Low levels of melatonin, a hormone that helps regulate sleep cycles, may predict a person's type 2 diabetes risk.

Type 2 diabetes risk has long been linked to sleep abnormalities, and a new study conducted at Brigham and Women's Hospital (BWH) in Boston finds that low melatonin secretion is associated with increased risk for the disease. The study was published in the April 3 issue of the Journal of the American Medical Association.

Melatonin, produced by the brain's pineal gland and released into the bloodstream, plays a major role in regulating the body's daily circadian rhythm. The hormone's levels typically peak several hours after a person falls asleep, and decline until waking.

The sleep/wake cycle is related to many important bodily functions, and previous research suggested that melatonin has a role in glucose metabolism, a process that malfunctions in diabetics. According to the BWH team's background information, melatonin receptors exist in the pancreas, which produces insulin. Genetic mutations in melatonin receptors have been associated with insulin resistance and type 2 diabetes risk, and sleep deprivation has been linked to increased insulin resistance.

"This is the first time that an independent association has been established between nocturnal melatonin secretion and type 2 diabetes risk," said study coauthor Dr. Ciaran McMullan, of BWH's Renal Division and Kidney Clinical Research Institute, in a statement.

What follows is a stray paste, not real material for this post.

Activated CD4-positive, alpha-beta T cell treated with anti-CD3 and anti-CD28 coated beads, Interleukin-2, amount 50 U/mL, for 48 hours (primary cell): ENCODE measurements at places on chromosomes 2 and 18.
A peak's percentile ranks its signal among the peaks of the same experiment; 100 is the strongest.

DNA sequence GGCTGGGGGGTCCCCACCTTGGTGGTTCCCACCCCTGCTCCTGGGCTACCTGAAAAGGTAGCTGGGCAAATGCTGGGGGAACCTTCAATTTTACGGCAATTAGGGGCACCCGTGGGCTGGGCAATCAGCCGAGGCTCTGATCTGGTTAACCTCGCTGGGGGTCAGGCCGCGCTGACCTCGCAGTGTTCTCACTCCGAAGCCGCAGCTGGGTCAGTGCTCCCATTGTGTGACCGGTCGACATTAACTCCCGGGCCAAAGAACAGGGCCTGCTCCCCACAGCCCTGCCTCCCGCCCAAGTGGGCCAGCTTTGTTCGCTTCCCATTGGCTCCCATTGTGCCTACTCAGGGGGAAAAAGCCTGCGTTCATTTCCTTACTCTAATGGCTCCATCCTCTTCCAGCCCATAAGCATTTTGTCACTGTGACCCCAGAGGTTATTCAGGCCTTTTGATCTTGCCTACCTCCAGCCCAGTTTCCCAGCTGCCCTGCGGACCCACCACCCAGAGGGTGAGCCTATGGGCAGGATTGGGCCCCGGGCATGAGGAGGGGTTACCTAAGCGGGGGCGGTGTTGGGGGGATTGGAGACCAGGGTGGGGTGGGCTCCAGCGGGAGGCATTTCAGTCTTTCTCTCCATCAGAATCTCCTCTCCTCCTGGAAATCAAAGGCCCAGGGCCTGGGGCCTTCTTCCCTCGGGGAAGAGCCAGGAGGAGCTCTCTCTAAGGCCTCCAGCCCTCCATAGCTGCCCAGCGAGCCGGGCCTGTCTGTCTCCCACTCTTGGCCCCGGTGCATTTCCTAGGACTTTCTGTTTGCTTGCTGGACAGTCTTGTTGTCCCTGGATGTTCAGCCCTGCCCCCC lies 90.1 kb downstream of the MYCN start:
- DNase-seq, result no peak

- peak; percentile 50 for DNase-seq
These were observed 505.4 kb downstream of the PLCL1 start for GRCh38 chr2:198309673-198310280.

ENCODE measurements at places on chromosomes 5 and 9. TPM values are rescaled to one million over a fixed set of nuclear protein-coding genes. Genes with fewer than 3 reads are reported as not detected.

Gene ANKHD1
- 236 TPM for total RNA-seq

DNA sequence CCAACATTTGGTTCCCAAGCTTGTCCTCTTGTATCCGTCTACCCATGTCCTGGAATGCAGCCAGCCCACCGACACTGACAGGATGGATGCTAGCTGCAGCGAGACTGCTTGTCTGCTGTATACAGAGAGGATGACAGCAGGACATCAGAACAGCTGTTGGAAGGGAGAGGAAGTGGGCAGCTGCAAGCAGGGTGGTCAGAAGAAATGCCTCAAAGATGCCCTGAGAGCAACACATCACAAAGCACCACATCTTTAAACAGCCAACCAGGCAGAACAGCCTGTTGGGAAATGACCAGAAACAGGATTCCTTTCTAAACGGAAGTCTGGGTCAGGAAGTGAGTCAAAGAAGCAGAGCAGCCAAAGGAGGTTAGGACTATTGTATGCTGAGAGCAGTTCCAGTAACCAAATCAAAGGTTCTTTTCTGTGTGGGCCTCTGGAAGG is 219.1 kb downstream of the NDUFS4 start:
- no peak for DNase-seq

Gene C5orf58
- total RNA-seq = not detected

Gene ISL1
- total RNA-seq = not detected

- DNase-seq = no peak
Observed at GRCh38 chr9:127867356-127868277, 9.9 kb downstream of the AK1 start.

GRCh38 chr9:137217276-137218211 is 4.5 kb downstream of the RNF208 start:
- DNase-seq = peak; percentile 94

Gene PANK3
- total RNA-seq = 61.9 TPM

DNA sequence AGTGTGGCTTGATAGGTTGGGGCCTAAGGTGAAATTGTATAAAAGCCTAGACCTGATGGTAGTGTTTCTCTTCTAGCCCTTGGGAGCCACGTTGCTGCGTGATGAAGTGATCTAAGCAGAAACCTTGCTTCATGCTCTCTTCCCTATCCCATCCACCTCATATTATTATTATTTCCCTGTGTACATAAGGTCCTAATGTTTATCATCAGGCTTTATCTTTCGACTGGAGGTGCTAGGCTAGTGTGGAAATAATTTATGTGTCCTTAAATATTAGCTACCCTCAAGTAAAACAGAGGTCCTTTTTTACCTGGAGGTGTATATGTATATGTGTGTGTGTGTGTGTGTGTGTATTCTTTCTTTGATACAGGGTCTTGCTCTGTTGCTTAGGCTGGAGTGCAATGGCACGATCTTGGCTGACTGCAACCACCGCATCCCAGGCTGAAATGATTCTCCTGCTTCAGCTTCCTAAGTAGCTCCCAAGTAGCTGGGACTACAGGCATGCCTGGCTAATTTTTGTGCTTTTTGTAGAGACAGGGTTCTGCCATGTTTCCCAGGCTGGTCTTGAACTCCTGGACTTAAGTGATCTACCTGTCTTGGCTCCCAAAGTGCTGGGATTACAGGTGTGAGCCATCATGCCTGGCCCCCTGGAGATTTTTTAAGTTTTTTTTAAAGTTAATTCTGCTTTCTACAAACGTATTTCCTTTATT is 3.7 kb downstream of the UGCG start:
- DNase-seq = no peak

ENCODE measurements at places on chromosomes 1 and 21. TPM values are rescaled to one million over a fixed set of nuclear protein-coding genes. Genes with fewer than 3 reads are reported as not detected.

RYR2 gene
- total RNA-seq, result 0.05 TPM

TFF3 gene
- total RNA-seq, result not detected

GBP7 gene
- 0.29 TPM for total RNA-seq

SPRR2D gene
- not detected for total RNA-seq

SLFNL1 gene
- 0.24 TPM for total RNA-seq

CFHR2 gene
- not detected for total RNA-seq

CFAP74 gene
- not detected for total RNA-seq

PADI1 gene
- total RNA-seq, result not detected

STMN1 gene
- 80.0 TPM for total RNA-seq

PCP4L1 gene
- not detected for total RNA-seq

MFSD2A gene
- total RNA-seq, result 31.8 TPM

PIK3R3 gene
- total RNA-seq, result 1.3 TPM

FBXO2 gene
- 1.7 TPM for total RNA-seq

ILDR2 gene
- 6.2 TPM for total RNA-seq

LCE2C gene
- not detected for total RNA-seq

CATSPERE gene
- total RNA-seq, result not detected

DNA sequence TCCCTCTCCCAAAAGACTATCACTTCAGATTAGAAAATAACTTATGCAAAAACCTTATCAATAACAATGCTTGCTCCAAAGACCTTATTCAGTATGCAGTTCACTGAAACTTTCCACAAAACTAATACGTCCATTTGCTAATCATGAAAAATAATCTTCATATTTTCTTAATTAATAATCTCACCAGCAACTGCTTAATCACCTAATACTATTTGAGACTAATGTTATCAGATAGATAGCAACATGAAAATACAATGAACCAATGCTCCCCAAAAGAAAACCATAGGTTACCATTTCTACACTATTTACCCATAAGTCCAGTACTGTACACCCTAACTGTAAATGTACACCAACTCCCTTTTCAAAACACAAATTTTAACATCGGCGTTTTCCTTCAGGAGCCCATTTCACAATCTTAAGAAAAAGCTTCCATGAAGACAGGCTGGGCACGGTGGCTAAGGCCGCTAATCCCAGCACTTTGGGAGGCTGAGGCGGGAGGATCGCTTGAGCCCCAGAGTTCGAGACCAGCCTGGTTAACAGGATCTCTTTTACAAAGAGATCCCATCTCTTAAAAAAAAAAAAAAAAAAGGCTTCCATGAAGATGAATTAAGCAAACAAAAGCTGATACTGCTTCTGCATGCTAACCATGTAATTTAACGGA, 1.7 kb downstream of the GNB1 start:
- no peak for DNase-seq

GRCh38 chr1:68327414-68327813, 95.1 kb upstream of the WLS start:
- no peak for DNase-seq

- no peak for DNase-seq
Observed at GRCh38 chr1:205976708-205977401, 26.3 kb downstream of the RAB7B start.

"Hopefully this study will prompt future research to examine what influences a person's melatonin secretion and what is melatonin's role in altering a person's glucose metabolism and risk of diabetes."

The study analyzed biological data from 370 women with type 2 diabetes and 370 non-diabetic women matched for age and race, all part of the Nurses' Health Study. Participants provided urine and blood samples in 2000, and researchers then tracked them over the next decade to see how many developed type 2 diabetes.

Results showed that participants with the lowest levels of nocturnal melatonin secretion had more than double the risk of developing type 2 diabetes compared with those who had the highest levels of nocturnal melatonin. Even after taking into account other type 2 diabetes risk factors like genetics, body mass index, and lifestyle factors like diet, exercise, and sleep duration, low melatonin secretion was still a significant risk factor.

25.8 million Americans have diabetes, according to the 2011 National Diabetes Fact Sheet, at an annual cost of $245 billion in medical expenses and lost productivity.

The researchers plan to investigate whether low melatonin secretion can directly cause type 2 diabetes, and what mechanisms might be at work. If there is a causal effect, melatonin supplements or more tightly controlled sleep routines might decrease insulin resistance and type 2 diabetes risk.

"Insufficient sleep, poor sleep quality, including sleep apnea, and irregular sleep-wake cycles such as those that occur in shift work have all been linked to an increased risk of type 2 diabetes," said sleep researcher Eve Van Cauter of the University of Chicago to USA Today.

"Good regular sleep habits and avoiding light exposure in the wee hours will help to produce melatonin and may reduce the risk of developing type 2 diabetes."